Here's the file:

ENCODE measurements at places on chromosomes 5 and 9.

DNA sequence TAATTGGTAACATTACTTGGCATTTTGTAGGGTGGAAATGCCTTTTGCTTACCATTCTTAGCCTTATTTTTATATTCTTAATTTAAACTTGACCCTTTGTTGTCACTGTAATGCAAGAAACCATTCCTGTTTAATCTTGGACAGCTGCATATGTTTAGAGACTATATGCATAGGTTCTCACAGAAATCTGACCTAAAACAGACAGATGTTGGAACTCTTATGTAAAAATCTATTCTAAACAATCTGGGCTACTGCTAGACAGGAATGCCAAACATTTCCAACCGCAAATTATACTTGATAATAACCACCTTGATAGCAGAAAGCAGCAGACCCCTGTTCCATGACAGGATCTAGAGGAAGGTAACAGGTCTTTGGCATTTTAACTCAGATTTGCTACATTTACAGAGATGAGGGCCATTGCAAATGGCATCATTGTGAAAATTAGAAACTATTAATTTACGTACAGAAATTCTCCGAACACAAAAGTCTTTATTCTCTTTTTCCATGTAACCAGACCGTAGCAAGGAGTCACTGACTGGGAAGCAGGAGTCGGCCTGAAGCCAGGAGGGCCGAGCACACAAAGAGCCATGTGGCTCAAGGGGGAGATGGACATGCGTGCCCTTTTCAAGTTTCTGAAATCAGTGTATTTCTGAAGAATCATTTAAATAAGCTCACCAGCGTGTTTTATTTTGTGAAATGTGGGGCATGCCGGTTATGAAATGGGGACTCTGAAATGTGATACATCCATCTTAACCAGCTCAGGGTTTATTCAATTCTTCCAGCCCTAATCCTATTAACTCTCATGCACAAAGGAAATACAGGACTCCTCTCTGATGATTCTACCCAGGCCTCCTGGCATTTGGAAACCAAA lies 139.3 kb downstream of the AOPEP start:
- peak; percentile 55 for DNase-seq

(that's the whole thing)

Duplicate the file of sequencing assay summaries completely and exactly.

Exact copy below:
ENCODE measurements at places on chromosomes 5 and 9.

DNA sequence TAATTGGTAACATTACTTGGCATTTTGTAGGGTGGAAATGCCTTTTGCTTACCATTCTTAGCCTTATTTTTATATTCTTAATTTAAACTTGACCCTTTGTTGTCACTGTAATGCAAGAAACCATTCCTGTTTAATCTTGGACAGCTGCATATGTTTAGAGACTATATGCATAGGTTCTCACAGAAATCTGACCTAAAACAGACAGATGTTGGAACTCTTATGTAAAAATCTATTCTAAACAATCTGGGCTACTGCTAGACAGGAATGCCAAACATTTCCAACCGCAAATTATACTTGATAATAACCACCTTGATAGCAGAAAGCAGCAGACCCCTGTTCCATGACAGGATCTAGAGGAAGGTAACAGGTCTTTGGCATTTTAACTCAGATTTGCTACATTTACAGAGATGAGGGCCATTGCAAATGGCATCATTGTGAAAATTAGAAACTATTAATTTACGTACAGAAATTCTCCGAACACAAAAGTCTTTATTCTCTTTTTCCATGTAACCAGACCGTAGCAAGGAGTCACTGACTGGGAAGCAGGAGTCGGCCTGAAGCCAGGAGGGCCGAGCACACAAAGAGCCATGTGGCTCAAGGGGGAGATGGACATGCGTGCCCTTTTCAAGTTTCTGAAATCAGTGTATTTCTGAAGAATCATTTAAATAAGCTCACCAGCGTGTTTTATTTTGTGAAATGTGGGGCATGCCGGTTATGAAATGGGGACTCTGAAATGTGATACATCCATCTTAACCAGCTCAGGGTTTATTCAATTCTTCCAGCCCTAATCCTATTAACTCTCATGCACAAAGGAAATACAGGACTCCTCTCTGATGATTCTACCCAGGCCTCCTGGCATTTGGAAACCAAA lies 139.3 kb downstream of the AOPEP start:
- peak; percentile 55 for DNase-seq